(I know I’m dating myself here with a TLC joke, but I couldn’t resist.)
Anyway, last week, the Indiana Court of Appeals affirmed summary judgment in favor of the insurer in Deeter v. Indiana Farmers Mutual Insurance Company (the opinion is below). So how does Left Eye Lopes burning down Andre Rison’s house fit into this? Read on.
Rick and Callie Deeter owned a home in Pierceton, Indiana, which was covered by a Farmers’ homeowners policy. Not surprisingly, the policy had an “intentional acts” exclusion that said “‘We’ do not pay for loss which results from an act committed by or at the direction of an ‘insured’ and with the intent to cause a loss.” “Insured,” in turn, was defined as “you,” and “you” means “the person or persons named as the insured on the ‘Declarations’. If ‘you’ are an individual, this includes ‘your’ spouse if a resident of ‘your’ household.” Rick and Callie were listed on the declarations page, so they were both insureds.
One day in March 2011, while Rick was at work, Callie’s niece came to tell her that Rick was having an affair. That set Callie off; she started breaking things, called Rick to tell him she was “tearing up the house,” and then she set a fire in the living room. When the police arrived, Callie admitted to setting the fire. She later pleaded guilty to criminal mischief.
Farmers refused to pay for the damage on the house because–duh–arson. Rick sued, and the trial court granted summary judgment to Farmers because of the intentional act exclusion.
On appeal, Rick argued the intentional acts exclusion was ambiguous because “a reasonable person might interpret that clause to mean that Farmers will not cover loss that results from an intentional act that is intended to cause a loss that will result in property damage or the intent to cause a loss to recover from the insurance policy” and asserted that “while Callie intended to damage their home, she was not motivated to do so because she wanted to recover the proceeds from the insurance policy.” That argument was quickly rejected because the exclusion was clear and unambiguous.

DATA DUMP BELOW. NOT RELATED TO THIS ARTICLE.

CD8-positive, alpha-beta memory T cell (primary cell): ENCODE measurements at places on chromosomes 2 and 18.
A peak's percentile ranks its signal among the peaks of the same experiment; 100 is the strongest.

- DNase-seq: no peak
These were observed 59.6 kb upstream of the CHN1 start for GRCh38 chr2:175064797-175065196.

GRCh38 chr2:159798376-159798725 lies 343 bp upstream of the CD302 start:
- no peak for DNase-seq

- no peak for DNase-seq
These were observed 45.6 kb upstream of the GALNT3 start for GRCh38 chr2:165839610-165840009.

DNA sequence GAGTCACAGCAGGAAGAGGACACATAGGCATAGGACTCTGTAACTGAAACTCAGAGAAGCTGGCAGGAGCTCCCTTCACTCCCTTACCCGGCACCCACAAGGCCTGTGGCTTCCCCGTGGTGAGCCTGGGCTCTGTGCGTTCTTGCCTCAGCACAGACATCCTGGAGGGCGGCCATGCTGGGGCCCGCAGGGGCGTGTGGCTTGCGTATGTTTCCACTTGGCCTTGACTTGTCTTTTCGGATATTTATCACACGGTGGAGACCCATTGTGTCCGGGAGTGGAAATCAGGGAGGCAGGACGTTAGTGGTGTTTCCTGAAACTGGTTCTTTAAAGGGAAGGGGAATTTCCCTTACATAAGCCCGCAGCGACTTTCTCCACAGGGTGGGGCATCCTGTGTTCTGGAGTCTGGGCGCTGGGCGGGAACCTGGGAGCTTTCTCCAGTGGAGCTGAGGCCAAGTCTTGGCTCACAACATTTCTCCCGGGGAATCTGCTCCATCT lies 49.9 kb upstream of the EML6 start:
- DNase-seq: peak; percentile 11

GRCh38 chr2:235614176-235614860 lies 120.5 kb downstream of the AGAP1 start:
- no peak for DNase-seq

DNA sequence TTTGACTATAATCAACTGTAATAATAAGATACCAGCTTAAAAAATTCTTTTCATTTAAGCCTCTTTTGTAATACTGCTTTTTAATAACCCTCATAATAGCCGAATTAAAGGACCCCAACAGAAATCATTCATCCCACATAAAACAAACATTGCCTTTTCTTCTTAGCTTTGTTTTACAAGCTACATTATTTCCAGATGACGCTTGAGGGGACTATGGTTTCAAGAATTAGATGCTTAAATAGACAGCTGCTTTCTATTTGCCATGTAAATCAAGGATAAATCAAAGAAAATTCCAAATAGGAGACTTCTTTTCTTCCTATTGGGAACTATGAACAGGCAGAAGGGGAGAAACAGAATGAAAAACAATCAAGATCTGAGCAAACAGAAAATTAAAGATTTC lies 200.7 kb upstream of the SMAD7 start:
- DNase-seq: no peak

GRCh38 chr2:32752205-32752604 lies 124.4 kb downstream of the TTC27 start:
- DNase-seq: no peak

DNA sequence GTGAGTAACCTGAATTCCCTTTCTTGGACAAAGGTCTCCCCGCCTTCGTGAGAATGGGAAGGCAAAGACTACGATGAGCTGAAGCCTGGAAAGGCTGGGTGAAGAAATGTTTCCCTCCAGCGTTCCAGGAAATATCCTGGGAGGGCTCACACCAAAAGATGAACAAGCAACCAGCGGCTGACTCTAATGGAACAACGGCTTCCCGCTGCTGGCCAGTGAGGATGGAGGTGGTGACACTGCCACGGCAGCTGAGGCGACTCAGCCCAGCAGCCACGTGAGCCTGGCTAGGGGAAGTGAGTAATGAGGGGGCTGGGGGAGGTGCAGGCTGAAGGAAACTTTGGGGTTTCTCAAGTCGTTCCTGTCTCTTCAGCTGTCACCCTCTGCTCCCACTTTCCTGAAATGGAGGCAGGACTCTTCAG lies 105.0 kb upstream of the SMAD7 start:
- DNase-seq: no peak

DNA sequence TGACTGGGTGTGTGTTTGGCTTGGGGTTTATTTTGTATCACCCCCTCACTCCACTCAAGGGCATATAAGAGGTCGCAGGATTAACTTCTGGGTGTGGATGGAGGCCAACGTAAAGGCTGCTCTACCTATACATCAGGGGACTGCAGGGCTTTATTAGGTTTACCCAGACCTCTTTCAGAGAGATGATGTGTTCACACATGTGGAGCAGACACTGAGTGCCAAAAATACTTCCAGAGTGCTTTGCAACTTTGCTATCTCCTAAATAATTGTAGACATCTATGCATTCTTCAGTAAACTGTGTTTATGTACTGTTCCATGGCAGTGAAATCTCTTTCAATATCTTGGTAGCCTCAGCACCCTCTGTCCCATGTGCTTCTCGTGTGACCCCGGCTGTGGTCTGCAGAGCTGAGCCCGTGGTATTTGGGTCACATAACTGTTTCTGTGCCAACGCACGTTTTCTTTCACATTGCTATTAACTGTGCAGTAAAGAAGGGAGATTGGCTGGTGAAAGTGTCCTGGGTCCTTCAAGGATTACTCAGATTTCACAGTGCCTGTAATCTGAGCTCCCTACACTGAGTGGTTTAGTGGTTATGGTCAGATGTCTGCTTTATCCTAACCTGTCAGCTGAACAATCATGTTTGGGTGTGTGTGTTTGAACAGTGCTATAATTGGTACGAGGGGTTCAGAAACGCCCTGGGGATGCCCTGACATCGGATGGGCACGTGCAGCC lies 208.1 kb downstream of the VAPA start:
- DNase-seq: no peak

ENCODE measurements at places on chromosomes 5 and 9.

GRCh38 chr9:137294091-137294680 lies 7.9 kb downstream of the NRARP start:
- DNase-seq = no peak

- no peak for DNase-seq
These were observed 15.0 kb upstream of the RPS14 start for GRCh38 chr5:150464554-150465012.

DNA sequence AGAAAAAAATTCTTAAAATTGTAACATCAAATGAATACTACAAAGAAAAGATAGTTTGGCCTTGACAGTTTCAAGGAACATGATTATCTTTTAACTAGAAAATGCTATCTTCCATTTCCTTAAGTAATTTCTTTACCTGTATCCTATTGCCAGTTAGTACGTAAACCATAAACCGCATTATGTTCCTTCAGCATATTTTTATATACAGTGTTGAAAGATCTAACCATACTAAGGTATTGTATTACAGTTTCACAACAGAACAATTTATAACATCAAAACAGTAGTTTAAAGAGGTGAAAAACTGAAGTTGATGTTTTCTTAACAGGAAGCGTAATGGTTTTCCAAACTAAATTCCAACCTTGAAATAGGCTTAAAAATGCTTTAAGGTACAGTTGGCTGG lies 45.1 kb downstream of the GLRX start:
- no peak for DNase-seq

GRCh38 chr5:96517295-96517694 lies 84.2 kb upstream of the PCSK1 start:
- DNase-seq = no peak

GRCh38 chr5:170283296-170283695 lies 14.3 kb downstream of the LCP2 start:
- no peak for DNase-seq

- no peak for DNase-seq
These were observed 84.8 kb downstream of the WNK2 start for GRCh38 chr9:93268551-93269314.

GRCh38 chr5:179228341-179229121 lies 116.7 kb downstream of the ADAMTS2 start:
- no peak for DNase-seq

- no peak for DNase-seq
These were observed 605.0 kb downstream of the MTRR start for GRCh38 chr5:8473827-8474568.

Rick’s other argument was that because he is an “innocent co-insured spouse,” he should not be barred from recovery. In support, he cited a couple of early-1980s Indiana cases that held that “in the absence of any language in the policy that could ‘support an exclusion,’ we would fulfill an ‘innocent co-insured’s’ reasonable expectation to be indemnified for loss,” and that “where an insurance company had not provided an explicit exclusion for intentional loss by a co-insured, it was possible for the innocent spouse to recover.”
That argument fared no better because the Court of Appeals held that “when an insurance company has included an explicit exclusion in its policy to cover loss that results from an intentional act by a co-insured, we will respect the parties’ right to contract and enforce that exclusion.” Since both Rick and Callie were listed as insureds and the policy expressly didn’t cover losses intentionally caused by an insured, Rick was out of luck. So, to the extent those older cases left open the door, the Court of Appeals slammed it shut–presumably in the same way that Callie slammed some doors before exiting the burning house.
(And, yes, I know that the Talking Heads’ “Burning Down the House” would have probably fit much better with this whole post, but I’m already committed to the bit…)